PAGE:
A 60-strong team is to leave for Pyeongchang, South Korea, tomorrow to participate in the Special Olympics World Games after being presented with a team flag by President Ma Ying-jeou (馬英九) yesterday.
The Ministry of Education’s Sports Administration hosted the flag-presentation ceremony.
Ma told the team that it was not easy to train athletes from a subtropical zone to compete in winter sports, and to train athletes with disabilities from a subtropical zone to compete in winter sports was almost an impossible mission. The spirit of the Special Olympics was to be brave and to try to win, he said.
He also recounted helping raise funds for the nation’s 1996 Paralympics Summer Games team to go to Atlanta, Georgia.
He said that many Taiwanese going to see the Games were in tears when they saw Taiwan’s flag rise when team members won medals.
Sports Administration Director-General Ho Jow-fei (何卓飛) said this year’s Games would test the athletes’ strength and their ability to adapt to the environment, adding that the level of challenge becomes higher if they are to compete in an environment with temperatures below 15oC.
Ho said that the training process was not easy for the athletes either, but that helped build their confidence and endurance.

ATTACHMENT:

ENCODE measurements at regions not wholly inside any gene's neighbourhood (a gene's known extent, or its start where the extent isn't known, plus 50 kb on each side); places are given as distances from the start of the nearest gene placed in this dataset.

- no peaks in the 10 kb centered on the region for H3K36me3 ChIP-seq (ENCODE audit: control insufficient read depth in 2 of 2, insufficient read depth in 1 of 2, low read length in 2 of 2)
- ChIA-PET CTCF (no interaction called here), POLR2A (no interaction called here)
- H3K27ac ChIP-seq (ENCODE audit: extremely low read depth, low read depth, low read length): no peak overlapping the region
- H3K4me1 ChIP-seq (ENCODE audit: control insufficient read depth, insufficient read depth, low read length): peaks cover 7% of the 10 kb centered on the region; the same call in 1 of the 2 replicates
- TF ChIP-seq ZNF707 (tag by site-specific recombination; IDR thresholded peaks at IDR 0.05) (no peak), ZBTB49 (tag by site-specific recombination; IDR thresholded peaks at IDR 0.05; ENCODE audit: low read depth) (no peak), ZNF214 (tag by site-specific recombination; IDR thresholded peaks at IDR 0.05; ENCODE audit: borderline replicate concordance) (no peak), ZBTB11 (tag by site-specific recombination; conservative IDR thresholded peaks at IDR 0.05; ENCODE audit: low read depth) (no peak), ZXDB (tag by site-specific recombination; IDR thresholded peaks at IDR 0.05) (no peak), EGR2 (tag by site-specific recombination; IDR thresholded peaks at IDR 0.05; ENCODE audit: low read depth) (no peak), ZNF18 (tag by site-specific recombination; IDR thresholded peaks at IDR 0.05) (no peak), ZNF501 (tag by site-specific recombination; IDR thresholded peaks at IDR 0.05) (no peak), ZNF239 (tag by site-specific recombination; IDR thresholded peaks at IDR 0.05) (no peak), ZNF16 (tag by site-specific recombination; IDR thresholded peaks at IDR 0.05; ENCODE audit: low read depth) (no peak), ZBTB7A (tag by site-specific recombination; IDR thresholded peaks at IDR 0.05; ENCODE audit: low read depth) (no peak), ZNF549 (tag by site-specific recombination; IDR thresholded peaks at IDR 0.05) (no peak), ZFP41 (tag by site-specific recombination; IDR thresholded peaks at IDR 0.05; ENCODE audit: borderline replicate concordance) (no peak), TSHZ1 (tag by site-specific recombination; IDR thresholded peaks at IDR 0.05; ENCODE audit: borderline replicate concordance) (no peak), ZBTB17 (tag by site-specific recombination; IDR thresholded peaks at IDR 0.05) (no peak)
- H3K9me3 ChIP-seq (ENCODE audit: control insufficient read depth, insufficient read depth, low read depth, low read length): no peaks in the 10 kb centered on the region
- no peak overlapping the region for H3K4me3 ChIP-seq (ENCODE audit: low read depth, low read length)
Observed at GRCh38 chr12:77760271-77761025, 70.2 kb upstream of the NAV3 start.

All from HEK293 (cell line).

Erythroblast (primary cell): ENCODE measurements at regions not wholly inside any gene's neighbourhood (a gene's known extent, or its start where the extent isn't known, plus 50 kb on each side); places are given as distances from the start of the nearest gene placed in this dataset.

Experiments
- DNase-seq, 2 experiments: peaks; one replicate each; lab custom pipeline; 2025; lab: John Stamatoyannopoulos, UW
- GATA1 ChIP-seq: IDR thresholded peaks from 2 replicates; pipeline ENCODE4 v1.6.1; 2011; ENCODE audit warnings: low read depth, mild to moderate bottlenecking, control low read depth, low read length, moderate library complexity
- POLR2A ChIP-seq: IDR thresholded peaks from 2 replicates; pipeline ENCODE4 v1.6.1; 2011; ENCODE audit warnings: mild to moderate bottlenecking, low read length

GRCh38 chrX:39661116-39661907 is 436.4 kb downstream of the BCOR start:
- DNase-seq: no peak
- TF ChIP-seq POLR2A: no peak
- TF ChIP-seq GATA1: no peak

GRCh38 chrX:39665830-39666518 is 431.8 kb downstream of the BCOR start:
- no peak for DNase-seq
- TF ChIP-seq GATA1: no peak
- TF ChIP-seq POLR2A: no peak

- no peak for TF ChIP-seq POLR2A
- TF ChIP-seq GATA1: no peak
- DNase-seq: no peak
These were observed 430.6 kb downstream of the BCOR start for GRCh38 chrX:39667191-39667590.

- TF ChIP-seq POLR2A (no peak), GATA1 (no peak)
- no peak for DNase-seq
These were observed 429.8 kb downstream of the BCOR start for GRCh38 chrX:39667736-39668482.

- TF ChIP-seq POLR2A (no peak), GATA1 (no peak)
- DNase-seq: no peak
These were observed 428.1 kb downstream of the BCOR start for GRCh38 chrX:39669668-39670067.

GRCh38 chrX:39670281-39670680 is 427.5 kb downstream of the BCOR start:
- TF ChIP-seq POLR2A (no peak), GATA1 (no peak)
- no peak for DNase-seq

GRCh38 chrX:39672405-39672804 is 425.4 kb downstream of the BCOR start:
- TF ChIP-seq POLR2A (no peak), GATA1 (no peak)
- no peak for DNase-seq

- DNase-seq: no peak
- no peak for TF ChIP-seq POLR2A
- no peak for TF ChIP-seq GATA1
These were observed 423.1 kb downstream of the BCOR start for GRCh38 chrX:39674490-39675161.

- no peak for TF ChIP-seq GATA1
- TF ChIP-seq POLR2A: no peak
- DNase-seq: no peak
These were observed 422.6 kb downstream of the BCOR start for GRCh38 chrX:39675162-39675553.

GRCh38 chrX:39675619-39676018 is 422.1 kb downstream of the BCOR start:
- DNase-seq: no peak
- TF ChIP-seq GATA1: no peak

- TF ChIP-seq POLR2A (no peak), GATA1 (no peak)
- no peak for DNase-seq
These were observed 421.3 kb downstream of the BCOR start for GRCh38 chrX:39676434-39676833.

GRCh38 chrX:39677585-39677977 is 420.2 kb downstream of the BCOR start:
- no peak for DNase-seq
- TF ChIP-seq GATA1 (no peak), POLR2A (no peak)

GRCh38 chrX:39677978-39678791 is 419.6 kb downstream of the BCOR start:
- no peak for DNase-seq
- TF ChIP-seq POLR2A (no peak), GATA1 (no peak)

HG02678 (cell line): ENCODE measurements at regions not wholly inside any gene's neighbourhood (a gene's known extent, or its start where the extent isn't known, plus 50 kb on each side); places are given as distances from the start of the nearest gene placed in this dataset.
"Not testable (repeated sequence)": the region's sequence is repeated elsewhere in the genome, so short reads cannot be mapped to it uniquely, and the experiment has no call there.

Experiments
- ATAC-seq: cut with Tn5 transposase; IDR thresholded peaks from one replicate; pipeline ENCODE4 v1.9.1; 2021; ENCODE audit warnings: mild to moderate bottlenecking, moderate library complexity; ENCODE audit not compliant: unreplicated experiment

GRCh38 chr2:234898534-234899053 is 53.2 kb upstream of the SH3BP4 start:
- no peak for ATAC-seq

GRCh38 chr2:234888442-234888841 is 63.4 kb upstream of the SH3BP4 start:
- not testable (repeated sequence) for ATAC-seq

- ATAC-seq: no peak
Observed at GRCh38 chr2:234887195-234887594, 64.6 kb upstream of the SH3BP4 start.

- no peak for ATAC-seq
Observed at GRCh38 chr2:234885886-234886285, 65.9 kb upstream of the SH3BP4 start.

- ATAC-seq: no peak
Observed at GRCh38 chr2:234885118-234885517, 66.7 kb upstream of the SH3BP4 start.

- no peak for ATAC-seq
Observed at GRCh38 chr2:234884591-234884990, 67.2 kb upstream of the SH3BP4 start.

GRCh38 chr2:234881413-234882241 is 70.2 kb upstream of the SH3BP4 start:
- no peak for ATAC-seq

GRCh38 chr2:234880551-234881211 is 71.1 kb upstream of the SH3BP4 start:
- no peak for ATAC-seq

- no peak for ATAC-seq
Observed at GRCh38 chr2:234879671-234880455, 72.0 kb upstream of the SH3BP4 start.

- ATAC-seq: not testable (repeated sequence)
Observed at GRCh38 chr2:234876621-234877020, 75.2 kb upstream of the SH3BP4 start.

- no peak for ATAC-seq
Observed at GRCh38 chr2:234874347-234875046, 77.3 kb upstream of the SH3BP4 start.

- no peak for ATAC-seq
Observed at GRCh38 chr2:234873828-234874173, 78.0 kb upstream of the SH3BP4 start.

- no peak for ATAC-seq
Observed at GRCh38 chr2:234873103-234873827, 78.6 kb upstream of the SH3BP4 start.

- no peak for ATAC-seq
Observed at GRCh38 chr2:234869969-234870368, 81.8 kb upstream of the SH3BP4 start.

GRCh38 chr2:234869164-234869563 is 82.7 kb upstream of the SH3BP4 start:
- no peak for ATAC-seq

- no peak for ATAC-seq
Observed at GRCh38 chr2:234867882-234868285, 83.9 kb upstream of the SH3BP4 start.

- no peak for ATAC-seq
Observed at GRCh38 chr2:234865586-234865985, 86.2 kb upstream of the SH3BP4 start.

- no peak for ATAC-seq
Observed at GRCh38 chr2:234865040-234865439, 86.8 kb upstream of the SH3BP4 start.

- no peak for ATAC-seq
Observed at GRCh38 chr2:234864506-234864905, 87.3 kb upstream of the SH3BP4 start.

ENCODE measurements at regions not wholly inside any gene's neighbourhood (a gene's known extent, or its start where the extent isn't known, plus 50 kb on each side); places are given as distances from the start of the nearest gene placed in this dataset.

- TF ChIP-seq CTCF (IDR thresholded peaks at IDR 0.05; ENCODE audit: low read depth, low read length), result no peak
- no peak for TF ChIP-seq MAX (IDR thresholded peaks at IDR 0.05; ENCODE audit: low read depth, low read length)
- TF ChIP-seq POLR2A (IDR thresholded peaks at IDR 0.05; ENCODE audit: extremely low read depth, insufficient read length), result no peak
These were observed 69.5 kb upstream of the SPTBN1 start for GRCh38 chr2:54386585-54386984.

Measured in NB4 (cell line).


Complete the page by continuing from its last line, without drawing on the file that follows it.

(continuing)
The Sports Administration said more than 2,300 athletes from 120 countries are set to compete in Pyeongchang from Tuesday to Feb. 5.
Taiwanese athletes are set to compete in snowshoeing, figure-skating, short-track speed skating and floor hockey.
Chiu Yi-chen (邱怡臻), who is on the snowshoeing team, said her legs were sore because she had to run back and forth on the beach many times.
“It was really tough,” Chiu said.
Chuang Yao-chou (莊耀州) trained the snowshoeing team. He said the team had to train by snowshoeing on a beach.
“The training was tough in the summer time because the sand was steaming hot,” Chuang said.
To help the athletes adjust to South Korea’s cold weather, Chuang said his team trained on a beach in Jinshan District (金山), New Taipei City (新北市), when the northeast monsoon was at its strongest.
Many of the coaches are special education teachers, he said, adding that the athletes worked hard and used the Internet to inform their coaches of their progress when training on their own.